Rikard Lindell: Code agency for the enlightened citizen or the witless orc



Code agency for the enlightened citizen or the witless orc
- about culture, code craft, and engineering

Today, layer upon layer of sophisticated technology carries the body of society and the world economy. But, the technology is hidden behind shiny touch screens of glass. Data are hidden in "clouds” under surveillance of powers profiteering and control your actions and behavior. (Systems almost exclusively created in the western United States.) Debaters speculate about half of all jobs will be lost in digitization. Whereas, technology evangelists seem to belittle Osborn and Frey's article of halving future labour market following the maxim: we need more engineers to automate more. Our educational system largely based on a pipe of courses in a single topic toward a degree leads to stupidity. Engineers still fit into a norm: a young man. He has attended a curriculum largely devoid of any other knowledge than that based on the objectivistic, hypothetical-deductive, and positivistic. This single mindedness and lack of enlightenment combined with technical skill reminiscent of Tolkien's witless Orc who willingly subjected himself to and carried out his masters will.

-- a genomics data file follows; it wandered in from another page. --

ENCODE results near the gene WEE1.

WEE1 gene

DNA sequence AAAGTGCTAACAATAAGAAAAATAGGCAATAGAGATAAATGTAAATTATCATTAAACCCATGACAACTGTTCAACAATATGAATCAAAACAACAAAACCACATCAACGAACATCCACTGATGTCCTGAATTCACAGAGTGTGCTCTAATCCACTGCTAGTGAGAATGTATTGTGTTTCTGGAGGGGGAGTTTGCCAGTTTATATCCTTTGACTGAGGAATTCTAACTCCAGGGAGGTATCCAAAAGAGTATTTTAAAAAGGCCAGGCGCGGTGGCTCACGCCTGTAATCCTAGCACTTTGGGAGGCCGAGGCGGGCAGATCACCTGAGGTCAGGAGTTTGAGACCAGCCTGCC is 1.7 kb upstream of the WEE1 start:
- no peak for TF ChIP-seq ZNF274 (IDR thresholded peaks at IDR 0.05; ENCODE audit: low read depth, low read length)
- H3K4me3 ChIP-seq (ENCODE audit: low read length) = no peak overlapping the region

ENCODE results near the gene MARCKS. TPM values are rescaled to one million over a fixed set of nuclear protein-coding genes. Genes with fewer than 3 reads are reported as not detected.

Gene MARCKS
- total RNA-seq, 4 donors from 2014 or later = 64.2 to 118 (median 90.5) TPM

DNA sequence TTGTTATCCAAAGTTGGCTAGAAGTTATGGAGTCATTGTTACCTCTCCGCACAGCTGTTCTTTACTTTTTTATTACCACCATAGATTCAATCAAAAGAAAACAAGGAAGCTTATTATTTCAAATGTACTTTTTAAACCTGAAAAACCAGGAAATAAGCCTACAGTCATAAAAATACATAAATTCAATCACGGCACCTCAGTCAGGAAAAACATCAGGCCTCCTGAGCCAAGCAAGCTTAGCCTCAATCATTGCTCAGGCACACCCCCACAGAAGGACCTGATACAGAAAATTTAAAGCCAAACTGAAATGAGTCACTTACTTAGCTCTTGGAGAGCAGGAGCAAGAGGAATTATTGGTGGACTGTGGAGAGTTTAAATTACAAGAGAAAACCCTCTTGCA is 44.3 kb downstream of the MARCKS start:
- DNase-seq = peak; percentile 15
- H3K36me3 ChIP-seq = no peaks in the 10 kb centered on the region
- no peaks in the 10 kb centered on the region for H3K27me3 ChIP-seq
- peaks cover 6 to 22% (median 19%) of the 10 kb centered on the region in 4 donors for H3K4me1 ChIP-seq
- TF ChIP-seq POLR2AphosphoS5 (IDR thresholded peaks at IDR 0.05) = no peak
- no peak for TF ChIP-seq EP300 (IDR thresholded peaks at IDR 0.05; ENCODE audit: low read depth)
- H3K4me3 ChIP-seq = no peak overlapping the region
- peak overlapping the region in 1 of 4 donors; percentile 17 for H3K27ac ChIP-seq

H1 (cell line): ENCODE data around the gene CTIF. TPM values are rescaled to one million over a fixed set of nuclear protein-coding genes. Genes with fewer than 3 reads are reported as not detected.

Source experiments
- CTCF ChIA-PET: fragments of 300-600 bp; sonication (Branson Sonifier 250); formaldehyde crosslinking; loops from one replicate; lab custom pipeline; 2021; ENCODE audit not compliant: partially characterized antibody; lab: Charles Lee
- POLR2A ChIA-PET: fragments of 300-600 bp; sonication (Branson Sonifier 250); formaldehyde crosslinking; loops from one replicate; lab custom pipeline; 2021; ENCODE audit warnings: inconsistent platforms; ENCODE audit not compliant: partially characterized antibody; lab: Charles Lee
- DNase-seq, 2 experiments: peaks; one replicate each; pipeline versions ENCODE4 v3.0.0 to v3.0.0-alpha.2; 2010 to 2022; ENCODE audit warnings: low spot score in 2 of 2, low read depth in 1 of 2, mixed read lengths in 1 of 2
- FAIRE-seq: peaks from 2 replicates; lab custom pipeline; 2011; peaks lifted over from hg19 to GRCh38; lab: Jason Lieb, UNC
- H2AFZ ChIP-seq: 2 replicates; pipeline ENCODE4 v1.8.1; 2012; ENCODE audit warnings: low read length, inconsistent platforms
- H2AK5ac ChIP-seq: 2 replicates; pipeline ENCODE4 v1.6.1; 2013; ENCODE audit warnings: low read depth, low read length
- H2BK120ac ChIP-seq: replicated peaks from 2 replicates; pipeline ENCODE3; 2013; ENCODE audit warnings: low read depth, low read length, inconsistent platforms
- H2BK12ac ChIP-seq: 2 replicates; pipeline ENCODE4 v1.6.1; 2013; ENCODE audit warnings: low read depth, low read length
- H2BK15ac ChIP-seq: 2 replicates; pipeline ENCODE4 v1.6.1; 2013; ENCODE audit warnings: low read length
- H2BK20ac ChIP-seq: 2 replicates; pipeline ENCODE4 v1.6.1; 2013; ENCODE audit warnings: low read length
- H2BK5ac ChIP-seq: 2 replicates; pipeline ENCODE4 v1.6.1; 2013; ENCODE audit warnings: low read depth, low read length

If we believe in a social and ecological sustainable development, and if we also believe that knowledge is constructed and that we can construct knowledge, do we not need to reevaluate the knowledge and who has access to it? Here, I believe in culture and the arts. Ideas take hold through culture and the arts, and can be carried to broader groups, and thus provide access to technology. By breaking, questioning, criticizing, and portraying phenomena in our milieu, with technology as material, we can open technology for various epistemological positions and ontological views. Europe has lost the initiative in the shiny information technology. But as a counterweight, today we have a clear cultural perspective in the development of technology. Raspberry Pi from the UK and the Arduino from Italy have become key materials in a growing (global) digital culture. These are pliable raw materials designed for people with limited knowledge, yet they allow virtuosity. Through creation, I hope that the enlightened citizen can design and make the knowledge to hers to fully participate in society, and to dispute technology and its design.



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